And it happens a lot.

You will never be a 100% sure you have a completely perfect oil, unless you have distilled it yourself (and trust me, that’s not as easy a it sounds!) but there are a couple of pieces of advice I can give you to help you get better oils.

Ask to see a GC/MS report.

Gas Chromatography and Mass Spectrometry readings are not as scary as they sound. Any supplier should allow you to see it if you ask.

They show what the principle constituents are in each oil.

Then what I do is go to a data base on the Essential Oil University website and compare what my oil should look like. Keep in your mind that where a plant has grown will affect its chemistry and so a Helichrysum from Croatia looks starkly different from one grown in Corsica, but it gives you, at least, an idea.

It’s not unusual to see slight differences from crop to crop but you should be able to see some correlation between the two.

More important, though is to develop a relationship with a supplier.

This is far more effective than shopping around for prices.

Think about how their business model works. Do they seem passionate about making money or about sharing their oils?

Listen to them.

Examine their ethics and see how they match up with yours.

Intuition is everything with essential oils. Use yours. Do your research. Ask around on social media.

Personally, I love oils that have been made in small batches by artisan distillers. Copper alembics create the very best oils, in my opinion.

Organic is wonderful, but very difficult to maintain. Often a wild harvested oil will be just as magical to use.

Check your labels have Latin names and country of origin on them. Think back to the importance if knowing which lavender an epilepsy sufferer is using. It may sound like essential oil snobbery, but choosing the correct chemotype is absolutely key for safety.

What is the Shelf Life of an Essential Oil?

Just like any other living organism, essential oils begin to fade away. Eventually they become life extinct.

I find it hard to put exact dates on this because some, like Patchouli, are like fine wines growing more wonderful with every year that passes. I have some oils in my box that should have been thrown away years ago, but I still love them and they treat me well.

Citrus oil though, are more problematic.

High in a deliciously uplifting chemical group, monoterpenes, citruses oxidise very quickly. Throw them away after about 2 years, otherwise you run the risk of skin sensitivity. Most other oils stay in my box about 5 years.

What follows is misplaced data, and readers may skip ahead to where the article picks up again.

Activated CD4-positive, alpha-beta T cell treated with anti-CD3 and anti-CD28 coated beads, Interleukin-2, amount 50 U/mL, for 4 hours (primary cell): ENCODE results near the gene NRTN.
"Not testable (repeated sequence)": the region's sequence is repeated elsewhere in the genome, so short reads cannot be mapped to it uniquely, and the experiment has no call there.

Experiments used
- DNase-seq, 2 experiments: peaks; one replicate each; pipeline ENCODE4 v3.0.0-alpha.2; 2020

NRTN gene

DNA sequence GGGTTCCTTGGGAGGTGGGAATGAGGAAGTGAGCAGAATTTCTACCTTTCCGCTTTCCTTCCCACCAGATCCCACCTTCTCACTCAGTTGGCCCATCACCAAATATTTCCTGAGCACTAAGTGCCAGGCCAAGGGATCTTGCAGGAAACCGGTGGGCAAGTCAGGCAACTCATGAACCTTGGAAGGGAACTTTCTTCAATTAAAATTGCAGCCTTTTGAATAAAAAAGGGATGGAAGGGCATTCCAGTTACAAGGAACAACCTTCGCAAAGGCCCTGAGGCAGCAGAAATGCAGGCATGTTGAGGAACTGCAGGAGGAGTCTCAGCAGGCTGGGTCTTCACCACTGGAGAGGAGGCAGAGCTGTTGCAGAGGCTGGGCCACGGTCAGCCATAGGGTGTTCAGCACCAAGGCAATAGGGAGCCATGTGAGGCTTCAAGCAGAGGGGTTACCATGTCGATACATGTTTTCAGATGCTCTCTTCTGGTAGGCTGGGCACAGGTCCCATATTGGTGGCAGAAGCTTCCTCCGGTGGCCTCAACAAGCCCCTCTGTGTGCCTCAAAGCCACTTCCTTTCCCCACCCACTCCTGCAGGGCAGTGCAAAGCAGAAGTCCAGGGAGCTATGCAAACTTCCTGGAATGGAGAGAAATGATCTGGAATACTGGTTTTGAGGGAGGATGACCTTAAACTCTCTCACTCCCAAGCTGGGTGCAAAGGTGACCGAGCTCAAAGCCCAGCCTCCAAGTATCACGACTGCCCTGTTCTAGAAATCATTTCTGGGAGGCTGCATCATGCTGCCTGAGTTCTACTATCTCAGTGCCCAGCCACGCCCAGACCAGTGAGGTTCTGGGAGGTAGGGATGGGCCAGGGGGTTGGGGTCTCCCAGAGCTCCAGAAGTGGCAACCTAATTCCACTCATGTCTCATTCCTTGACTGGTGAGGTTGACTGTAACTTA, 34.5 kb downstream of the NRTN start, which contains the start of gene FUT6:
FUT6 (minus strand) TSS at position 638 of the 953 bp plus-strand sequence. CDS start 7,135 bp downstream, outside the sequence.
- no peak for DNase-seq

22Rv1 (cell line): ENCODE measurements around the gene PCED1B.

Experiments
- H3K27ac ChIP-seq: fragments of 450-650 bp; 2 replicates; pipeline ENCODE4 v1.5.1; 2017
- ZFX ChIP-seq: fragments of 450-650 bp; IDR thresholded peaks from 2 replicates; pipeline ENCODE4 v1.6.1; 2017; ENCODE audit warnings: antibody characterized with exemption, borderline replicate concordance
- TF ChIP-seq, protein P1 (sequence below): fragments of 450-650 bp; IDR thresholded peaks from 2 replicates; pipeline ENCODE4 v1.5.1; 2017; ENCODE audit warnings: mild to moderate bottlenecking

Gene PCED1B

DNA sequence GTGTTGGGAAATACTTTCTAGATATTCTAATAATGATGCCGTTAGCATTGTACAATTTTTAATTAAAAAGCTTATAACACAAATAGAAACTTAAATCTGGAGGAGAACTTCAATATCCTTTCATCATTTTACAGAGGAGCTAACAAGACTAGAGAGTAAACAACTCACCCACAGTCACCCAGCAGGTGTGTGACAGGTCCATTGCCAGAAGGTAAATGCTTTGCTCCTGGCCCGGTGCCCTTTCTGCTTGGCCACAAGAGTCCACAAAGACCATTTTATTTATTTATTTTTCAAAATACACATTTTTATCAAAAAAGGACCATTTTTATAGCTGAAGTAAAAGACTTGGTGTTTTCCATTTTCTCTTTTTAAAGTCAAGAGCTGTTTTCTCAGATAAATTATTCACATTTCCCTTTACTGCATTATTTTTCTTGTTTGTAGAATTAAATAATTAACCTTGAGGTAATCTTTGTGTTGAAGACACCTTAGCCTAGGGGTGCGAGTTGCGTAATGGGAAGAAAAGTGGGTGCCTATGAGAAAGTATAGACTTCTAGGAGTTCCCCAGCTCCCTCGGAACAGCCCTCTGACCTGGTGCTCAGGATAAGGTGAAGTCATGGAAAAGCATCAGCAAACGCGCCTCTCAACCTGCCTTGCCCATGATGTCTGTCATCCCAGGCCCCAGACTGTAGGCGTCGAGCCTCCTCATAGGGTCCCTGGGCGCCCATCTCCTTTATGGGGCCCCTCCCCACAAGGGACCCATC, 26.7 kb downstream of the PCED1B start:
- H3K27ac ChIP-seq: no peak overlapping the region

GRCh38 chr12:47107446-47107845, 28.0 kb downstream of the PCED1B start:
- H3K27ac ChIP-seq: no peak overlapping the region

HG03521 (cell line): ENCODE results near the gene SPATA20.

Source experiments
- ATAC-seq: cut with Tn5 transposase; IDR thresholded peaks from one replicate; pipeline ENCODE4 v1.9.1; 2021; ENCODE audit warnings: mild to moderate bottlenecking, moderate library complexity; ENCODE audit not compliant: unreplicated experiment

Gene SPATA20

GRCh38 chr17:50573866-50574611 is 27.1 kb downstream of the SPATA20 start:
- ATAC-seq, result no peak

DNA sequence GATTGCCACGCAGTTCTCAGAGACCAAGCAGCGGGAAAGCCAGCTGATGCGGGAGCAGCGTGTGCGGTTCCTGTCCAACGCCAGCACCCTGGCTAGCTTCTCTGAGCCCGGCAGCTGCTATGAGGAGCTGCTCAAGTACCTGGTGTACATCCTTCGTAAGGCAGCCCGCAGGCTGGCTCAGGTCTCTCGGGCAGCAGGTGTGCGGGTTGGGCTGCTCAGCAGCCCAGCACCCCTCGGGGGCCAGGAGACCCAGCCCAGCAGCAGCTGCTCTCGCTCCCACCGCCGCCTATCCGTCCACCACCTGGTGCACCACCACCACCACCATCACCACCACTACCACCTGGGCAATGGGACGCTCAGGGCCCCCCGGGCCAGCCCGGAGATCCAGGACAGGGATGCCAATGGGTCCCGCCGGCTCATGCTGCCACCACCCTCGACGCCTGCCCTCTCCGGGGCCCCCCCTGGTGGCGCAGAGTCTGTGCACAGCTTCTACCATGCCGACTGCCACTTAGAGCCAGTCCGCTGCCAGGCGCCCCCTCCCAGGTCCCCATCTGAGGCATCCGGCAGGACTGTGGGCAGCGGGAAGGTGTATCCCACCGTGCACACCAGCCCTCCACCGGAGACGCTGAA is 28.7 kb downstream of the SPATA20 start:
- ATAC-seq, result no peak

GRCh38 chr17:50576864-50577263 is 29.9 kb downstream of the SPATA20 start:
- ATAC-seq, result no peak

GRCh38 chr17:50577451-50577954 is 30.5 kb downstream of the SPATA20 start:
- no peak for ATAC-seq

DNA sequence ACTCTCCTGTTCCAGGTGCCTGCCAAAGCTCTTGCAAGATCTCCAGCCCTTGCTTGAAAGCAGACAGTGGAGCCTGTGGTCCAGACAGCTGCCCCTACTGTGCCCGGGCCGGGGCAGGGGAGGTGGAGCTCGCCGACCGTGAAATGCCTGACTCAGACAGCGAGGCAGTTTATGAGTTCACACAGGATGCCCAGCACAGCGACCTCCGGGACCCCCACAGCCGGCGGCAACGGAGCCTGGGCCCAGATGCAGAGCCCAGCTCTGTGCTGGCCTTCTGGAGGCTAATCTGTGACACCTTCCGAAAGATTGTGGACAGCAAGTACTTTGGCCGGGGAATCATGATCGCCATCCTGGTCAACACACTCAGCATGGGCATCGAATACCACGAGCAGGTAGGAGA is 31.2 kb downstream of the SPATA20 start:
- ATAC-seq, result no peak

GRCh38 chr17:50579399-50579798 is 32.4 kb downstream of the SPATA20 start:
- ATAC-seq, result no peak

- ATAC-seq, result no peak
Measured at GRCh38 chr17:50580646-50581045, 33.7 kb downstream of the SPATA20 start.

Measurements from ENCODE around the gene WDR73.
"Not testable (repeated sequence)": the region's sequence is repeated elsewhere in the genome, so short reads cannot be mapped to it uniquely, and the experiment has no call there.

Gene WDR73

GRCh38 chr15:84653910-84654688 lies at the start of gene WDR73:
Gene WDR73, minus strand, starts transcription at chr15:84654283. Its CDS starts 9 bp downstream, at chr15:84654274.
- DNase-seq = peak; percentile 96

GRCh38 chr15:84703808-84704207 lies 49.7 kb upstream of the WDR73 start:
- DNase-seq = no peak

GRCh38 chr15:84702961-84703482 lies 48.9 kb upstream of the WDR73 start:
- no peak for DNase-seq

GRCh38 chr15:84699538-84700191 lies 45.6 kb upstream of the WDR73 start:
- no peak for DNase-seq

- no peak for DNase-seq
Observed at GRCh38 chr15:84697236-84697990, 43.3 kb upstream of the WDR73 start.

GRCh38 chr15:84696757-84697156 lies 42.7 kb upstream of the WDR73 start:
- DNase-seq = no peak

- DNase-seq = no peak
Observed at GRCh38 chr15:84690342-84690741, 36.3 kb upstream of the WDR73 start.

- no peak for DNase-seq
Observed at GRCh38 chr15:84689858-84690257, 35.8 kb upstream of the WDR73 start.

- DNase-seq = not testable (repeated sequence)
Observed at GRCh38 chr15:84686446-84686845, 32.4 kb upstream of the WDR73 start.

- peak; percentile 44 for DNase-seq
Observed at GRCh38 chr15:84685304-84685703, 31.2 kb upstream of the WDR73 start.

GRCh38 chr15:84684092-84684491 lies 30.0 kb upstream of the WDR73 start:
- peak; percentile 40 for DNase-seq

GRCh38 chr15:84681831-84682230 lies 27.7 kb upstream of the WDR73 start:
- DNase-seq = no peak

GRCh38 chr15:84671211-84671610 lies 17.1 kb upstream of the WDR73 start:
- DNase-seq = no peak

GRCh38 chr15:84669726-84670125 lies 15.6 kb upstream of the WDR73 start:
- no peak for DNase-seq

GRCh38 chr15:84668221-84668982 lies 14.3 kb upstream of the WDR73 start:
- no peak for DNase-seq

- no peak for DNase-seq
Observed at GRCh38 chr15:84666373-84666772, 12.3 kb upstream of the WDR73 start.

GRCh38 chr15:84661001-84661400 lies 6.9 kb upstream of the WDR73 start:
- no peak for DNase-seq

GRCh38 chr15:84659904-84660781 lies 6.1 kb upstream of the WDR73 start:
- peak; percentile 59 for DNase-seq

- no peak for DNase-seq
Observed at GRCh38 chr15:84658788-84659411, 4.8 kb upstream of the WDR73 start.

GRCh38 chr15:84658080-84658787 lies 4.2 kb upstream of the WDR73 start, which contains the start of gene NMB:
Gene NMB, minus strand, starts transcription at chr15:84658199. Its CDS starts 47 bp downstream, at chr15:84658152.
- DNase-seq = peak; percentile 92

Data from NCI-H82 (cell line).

Essential Oils Storage tips

Oils like to be in cool dark places.

That said, I have a fair few in my bathroom for obvious reasons, where it gets very warm indeed. These don’t last as long as the ones I have taken better care of, but equally, they get used up faster because they are easily at hand.

Bear in mind, too that I live in England where it is cool and moist most of the year. If you live in the desert, then it might be a plan to get a special refrigerator for yours. It will save you money and potential skin issues in the future because it will keep the molecules stable for longer.

For goodness sake, keep them out of the way of kids, because they are fascinating to little fingers.

To all intents and purposes consider them in the same way as you do as pills and other chemicals. If they drink them, they can do the same damage.

God forbid that does happen, but if it does at least, now, you know what to do. More on storing essential oils properly here.

What Happens If You Don’t Follow Guidelines

Well, you know what?

Potentially nothing.

And let’s be clear, aromatherapy has grown by people pushing the boundaries and learning something new each time.

But most of these safety guidelines have come about because one of us has done something wrong and regretted it. I’d hate the same to happen to you. Stick to the guidelines and leave the leaps of faith to those who know what they are doing.

That’s what I do anyway!